The internal chronology of the New Kingdom appears to be definitively established with a minor margin of ±15 years. A majority agreement seems to be reached about the basic chronology between 880 and 690 BCE, despite ongoing debate on several issues. The main uncertainties pertain to the time around 900 BCE, as discussed above in 1.2. Here, a chronological leeway of ±25 years cannot be eliminated at present.
Edwin Cartlidge, Isotope cloud linked to failed neutrino source. science 359 (2018), 729.
Mishandling of spent fuel in Russia may have caused radioactivity to spread across Europe.
Samantha D. R. Price, Anne Keenleyside & Henry P. Schwarcz, Testing the validity of stable isotope analyses of dental calculus as a proxy in paleodietary studies. Journal of Archaeological Science 91 (2018), 92–103.
Stable isotopic analyses (d13C, d15N) of dental calculus have been suggested as a proxy for the study of diet of ancient populations but questions about their validity have been raised. Here we test this question, introducing significant improvements in the analysis of d13C and comparing our results for d13C and d15N of calculus with corresponding analyses of associated well-preserved bone which are widely believed to provide reliable paleodiet values. The content of organic material in calculus is decreased by 75 % compared with modern calculus, resulting in diagenetic changes to d13C and d15N of organic matter. Neither d13C nor d15N analyses of the organic component of calculus provide accurate estimates of paleodiet. Although d15N values of dental calculus are correlated with d15N values of bone collagen from the same individual, it is clear that they have been greatly affected by diagenesis, as shown by a correlation between C/N ratio and d15N. The inorganic (mineral-bound) carbon component of calculus, analyzed separately from the organic component, gave d13C values slightly offset from d13C values of CO3 in bone mineral. Thus it alone appears to have potential as a dietary proxy.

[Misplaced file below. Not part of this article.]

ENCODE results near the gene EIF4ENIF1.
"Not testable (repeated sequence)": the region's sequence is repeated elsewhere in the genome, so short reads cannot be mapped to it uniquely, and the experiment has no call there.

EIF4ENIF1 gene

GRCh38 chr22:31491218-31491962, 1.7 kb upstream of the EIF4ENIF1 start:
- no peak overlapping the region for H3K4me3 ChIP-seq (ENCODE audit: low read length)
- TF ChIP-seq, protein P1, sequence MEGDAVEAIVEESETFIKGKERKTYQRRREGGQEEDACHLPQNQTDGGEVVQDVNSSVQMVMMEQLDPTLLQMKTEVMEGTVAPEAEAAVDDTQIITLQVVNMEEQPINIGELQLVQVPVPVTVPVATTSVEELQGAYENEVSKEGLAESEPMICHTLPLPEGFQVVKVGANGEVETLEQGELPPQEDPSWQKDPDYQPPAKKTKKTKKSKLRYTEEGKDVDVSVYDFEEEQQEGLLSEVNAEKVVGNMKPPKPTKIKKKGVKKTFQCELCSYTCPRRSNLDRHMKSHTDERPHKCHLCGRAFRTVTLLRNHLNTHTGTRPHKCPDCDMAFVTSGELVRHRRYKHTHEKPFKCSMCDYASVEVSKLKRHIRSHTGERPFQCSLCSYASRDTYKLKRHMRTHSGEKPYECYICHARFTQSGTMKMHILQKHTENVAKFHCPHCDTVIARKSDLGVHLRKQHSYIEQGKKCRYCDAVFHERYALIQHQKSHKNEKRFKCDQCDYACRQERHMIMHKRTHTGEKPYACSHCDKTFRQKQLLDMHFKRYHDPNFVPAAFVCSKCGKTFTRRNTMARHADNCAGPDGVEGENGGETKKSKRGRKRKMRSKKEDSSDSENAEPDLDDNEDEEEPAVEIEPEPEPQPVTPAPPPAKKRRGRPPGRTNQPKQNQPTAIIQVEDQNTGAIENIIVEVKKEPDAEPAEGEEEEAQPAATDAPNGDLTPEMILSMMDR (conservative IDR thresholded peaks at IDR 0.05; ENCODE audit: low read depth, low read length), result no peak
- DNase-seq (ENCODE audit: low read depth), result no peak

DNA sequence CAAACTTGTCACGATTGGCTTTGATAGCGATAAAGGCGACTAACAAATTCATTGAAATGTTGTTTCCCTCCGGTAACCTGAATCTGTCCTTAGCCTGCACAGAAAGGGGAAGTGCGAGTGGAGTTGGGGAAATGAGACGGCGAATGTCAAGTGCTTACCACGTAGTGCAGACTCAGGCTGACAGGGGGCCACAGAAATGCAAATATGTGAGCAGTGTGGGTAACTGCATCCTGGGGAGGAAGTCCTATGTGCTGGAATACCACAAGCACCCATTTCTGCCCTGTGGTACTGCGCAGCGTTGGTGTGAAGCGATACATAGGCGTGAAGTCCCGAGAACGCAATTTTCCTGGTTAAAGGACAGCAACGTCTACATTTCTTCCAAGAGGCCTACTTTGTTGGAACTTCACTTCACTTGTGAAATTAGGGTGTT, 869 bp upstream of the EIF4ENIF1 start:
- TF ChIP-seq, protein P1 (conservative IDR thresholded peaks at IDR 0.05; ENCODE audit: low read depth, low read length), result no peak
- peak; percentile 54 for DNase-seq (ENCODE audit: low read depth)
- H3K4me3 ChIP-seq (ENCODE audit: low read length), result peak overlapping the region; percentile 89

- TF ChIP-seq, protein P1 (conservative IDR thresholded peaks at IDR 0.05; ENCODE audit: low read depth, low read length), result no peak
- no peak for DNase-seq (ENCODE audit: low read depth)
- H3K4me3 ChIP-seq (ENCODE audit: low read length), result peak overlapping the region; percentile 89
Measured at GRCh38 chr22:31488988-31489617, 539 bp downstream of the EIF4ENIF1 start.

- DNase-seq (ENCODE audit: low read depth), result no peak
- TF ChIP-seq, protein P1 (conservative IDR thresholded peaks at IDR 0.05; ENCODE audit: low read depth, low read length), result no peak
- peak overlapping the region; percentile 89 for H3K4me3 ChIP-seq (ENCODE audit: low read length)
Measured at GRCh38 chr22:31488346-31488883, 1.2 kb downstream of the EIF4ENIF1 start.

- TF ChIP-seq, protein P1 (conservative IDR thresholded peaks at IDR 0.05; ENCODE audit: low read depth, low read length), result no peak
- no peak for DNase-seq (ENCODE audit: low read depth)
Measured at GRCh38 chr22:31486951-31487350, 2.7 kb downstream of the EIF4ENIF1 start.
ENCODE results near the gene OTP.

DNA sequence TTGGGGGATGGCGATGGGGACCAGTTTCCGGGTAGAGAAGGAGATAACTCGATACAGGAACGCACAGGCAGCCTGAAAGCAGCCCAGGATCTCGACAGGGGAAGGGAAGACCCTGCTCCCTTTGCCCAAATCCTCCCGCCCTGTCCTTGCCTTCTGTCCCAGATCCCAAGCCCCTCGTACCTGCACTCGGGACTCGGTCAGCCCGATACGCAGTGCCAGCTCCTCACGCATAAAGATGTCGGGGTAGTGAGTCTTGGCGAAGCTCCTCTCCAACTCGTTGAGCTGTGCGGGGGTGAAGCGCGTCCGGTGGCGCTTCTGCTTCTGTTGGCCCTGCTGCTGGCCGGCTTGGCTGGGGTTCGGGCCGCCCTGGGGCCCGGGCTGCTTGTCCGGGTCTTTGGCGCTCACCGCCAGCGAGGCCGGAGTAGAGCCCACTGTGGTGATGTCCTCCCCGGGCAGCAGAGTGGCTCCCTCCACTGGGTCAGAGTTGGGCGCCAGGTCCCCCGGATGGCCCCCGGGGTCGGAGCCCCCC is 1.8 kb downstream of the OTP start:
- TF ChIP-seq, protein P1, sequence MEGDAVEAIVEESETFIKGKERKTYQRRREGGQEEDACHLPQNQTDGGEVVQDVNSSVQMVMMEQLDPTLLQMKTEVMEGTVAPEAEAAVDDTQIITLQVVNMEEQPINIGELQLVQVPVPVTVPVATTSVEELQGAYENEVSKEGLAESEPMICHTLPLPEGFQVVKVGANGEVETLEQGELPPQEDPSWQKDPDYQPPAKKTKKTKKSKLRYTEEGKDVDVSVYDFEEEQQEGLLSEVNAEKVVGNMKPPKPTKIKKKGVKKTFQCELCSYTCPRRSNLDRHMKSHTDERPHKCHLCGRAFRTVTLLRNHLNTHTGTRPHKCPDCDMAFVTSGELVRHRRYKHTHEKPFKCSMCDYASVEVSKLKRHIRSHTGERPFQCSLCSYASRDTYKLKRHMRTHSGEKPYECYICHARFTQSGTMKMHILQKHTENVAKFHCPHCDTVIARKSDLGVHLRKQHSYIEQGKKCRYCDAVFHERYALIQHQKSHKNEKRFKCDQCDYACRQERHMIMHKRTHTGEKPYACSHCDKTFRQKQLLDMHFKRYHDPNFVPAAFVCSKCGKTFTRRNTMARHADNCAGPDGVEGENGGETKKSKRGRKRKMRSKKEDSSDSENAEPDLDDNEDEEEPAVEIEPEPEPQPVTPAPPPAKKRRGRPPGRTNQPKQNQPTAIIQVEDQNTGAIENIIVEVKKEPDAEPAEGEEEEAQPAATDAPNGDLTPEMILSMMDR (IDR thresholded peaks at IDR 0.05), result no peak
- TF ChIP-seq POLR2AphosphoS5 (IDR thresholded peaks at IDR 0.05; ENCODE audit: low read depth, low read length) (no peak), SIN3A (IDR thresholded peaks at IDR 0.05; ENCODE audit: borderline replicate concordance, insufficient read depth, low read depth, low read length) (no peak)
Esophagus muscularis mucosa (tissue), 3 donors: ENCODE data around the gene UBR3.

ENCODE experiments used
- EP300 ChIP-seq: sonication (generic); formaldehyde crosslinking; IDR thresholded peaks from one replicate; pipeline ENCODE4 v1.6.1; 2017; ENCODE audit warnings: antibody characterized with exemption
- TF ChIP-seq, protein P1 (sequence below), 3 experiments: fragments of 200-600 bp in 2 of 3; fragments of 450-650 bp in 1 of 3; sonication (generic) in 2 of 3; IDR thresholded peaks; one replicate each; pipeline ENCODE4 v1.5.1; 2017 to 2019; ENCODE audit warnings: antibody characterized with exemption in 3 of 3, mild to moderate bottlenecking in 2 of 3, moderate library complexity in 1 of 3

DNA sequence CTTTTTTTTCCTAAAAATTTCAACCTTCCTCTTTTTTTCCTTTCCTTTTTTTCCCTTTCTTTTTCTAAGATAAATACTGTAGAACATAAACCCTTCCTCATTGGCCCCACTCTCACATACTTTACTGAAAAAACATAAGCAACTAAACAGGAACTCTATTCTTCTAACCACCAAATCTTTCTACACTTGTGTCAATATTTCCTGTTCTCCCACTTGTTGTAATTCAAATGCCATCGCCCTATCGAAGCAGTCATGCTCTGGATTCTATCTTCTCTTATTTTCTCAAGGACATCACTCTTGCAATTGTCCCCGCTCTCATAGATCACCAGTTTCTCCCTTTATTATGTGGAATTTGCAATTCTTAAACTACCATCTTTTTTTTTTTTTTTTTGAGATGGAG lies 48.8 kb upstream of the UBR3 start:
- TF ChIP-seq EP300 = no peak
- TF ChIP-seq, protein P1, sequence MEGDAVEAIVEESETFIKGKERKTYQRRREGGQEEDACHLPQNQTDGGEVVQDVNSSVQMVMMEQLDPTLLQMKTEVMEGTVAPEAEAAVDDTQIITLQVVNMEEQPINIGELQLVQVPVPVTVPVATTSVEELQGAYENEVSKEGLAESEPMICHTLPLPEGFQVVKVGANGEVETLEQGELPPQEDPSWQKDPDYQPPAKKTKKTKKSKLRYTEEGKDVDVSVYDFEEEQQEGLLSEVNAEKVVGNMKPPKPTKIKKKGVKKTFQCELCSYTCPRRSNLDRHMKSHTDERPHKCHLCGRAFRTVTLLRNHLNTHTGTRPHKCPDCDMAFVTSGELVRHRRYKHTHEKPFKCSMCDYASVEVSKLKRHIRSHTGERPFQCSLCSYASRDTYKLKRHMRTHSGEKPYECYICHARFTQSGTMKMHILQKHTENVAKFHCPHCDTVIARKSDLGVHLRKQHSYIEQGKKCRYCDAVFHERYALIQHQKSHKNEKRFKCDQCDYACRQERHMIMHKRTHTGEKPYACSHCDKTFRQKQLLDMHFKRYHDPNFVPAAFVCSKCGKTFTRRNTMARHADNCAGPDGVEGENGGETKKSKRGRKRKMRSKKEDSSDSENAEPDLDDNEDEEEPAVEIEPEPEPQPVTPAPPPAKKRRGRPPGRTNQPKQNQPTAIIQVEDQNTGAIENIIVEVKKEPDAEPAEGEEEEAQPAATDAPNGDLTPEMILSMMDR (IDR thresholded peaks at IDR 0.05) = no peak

Keywords: Dental calculus | Stable isotopes | Carbon | Nitrogen | Paleodiet | Apatite | Plaque | Diagenesis
Patrick Kennedy, Andrew D. Higginson, Andrew N. Radford & Seirian Sumner, Altruism in a volatile world. nature 555 (2018), 359–362.
n555-0359-Supplement1.pdf, n555-0359-Supplement2.pdf, n555-0359-Supplement3.txt, n555-0359-Supplement4.txt
The evolution of altruism—costly self-sacrifice in the service of others—has puzzled biologists1 since The Origin of Species. For half a century, attempts to understand altruism have developed around the concept that altruists may help relatives to have extra offspring in order to spread shared genes2. This theory—known as inclusive fitness—is founded on a simple inequality termed Hamilton’s rule2. However, explanations of altruism have typically not considered the stochasticity of natural environments, which will not necessarily favour genotypes that produce the greatest average reproductive success3,4. Moreover, empirical data across many taxa reveal associations between altruism and environmental stochasticity5–8, a pattern not predicted by standard interpretations of Hamilton’s rule. Here we derive Hamilton’s rule with explicit stochasticity, leading to new predictions about the evolution of altruism. We show that altruists can increase the long-term success of their genotype by reducing the temporal variability in the number of offspring produced by their relatives. Consequently, costly altruism can evolve even if it has a net negative effect on the average reproductive success of related recipients. The selective pressure on volatility-suppressing altruism is proportional to the coefficient of variation in population fitness, and is therefore diminished by its own success. Our results formalize the hitherto elusive link between bet-hedging and altruism4,9–11, and reveal missing fitness effects in the evolution of animal societies.
Timothy Earle & Kristian Kristiansen (Hrsg.), Organizing Bronze Age Societies, The Mediterranean, Central Europe, and Scandinavia compared. (Cambridge 2010).
Michele Massa & Alessio Palmisano, Change and continuity in the long-distance exchange networks between western/central Anatolia, northern Levant and northern Mesopotamia, c. 3200–1600 BCE. Journal of Anthropological Archaeology 49 (2018), 65–87.
This paper investigates and offers explanations for the distribution of specific products (ivory and lapis lazuli artefacts, “Syrian” bottles) and technologies (metrology) that have often been invoked as tracers of long-distance trade contacts and/or political units in Anatolia, northern Levant and northern Mesopotamia during the Early and Middle Bronze Ages. Unlike former studies investigating third and second millennia exchange networks as separate entities, we examine comparatively and systematically a large corpus of published archaeological data by adopting a quantitative and spatial approach. Through this analysis, we propose that a significant degree of similarity in the shape, infrastructure and motivations behind the development and maintenance of these longdistance exchanges existed between the third and early second millennia BC.